Just when it looked like the NBA couldn’t disgrace itself any more, “King James” stepped in.
Now playing for the Los Angeles Lakers, LeBron James is one of the biggest stars in the history of the National Basketball Association, so what came out of his mouth during a question-and-answer session with reporters Monday about the league’s troubles with China and its crackdown on Hong Kong protesters was an international story.
And if the social media revulsion is any guide, it’s a story that’s not likely to end well for the NBA.
On camera on Monday, James criticized Houston Rockets general manager Daryl Morey, whose quickly deleted Oct. 4 Twitter post in support of Hong Kong demonstrators sparked a backlash in China that has had some of the NBA’s biggest names groveling ever since.
When it comes to big-name groveling, James’ comments put him in a class by himself.
The sports star, who apparently considers himself courageous for opposing President Donald Trump and complaining about how black people are treated in the United States, essentially called Morey ignorant — and selfish.
“We all talk about this freedom of speech, yes, we all do have freedom of speech, but at times there are ramifications for the negative that can happen when you’re not thinking about others and you’re only thinking about yourself,” James said.
“I don’t want to get into a word, or sentence, feud with Daryl Morey, but I believe he wasn’t educated on the situation at hand, and he spoke.”
“So many people could have been harmed,” James continued. “Not only financially, but physically, emotionally, spiritually. So, just be careful what we tweet, and we say, and what we do. Even though, yes, we do have freedom of speech, but there can be a lot of negative that comes with that too.”
LeBron James on if Daryl Morey should be reprimanded for his tweet pic.twitter.com/6hCE8vCyNn
— Mark Medina (@MarkG_Medina) October 15, 2019
So, NBA stars do have freedom of speech, they just can’t use it to upset the league’s masters in China.
As bad as that is, James published his own Twitter post later Monday that was even worse.
Having just returned from playing exhibition basketball in China, James complained about what a “difficult week” the millionaires of the NBA had to endure because of those protesters putting their lives and freedom on the line in Hong Kong by defying the communist government.
My team and this league just went through a difficult week. I think people need to understand what a tweet or statement can do to others. And I believe nobody stopped and considered what would happen. Could have waited a week to send it.
— LeBron James (@KingJames) October 15, 2019
All together, making those comments wasn’t the smartest moves of James’ career.
Missouri Republican Sen. Josh Hawley was one of the many who called James out on social media.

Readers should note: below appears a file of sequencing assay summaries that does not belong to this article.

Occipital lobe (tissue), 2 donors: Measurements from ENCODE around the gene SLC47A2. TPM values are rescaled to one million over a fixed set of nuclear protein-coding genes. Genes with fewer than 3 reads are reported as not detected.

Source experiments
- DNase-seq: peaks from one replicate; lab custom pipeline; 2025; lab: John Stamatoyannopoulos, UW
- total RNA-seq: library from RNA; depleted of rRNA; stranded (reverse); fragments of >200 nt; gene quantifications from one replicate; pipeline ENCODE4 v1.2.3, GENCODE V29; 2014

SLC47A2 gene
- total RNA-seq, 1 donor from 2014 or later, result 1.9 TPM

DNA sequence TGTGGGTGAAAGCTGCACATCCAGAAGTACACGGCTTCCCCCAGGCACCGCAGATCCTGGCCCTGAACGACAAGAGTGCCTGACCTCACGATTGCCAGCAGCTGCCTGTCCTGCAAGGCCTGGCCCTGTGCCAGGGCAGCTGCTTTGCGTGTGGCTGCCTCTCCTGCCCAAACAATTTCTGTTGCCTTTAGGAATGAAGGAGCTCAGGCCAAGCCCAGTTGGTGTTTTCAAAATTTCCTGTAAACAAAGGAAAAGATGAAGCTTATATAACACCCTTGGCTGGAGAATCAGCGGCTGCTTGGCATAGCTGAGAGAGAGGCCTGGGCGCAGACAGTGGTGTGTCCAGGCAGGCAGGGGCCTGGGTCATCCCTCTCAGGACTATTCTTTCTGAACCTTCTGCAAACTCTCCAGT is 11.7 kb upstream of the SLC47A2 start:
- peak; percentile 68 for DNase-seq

“Having just been in Hong Kong – on the streets & with protesters – this kind of garbage is hard to take,” he wrote. “LeBron, are YOU educated on ‘the situation’?”
Having just been in Hong Kong – on the streets & with the protestors – this kind of garbage is hard to take. LeBron, are YOU educated on “the situation”? Why don’t you go to Hong Kong? Why don’t you meet the people there risking their lives for their most basic liberties https://t.co/KvphH9RiAl
— Josh Hawley (@HawleyMO) October 15, 2019
And Hawley had plenty of company.
You think you guys had a difficult week?
Try talking to some of the protestors in Hong Kong facing violence just for seeking freedom. Or the millions of religious minorities who spent this week in camps in China.
You never considered them when you made your statement…
— (((AG))) (@AG_Conservative) October 15, 2019
We are so sorry for your pain. Not as sorry as those imprisoned in Chinese re-education camps, but pretty sorry.
— Nick Searcy, INTERNATIONAL THOUGHT LEADER & STAR (@yesnicksearcy) October 15, 2019
Thank you for speaking out on behalf of all the oppressed millionaires who were slightly inconvenienced by those selfish jerks demonstrating for their basic human freedoms.
— Guy Endore-Kaiser (@GuyEndoreKaiser) October 15, 2019
People in Hong Kong being beaten and shot at for demanding democracy “just went through a difficult week”. You just had to choose between supporting their freedom or not – which shouldn’t be a difficult choice.
— Mark Wallace (@wallaceme) October 15, 2019
That last one sums it up perfectly.
LeBron James and the NBA had a choice to make after Morey’s Twitter post put them on the spot.
They chose the path of appeasement and the lure of the league’s largest overseas market over the interests of protesters trying to preserve a shred of freedom in a totalitarian society. They sided with China.
But players like James are brave enough to stand up to Donald Trump?
Just when it looked like the NBA’s disgrace couldn’t get any worse, it did.
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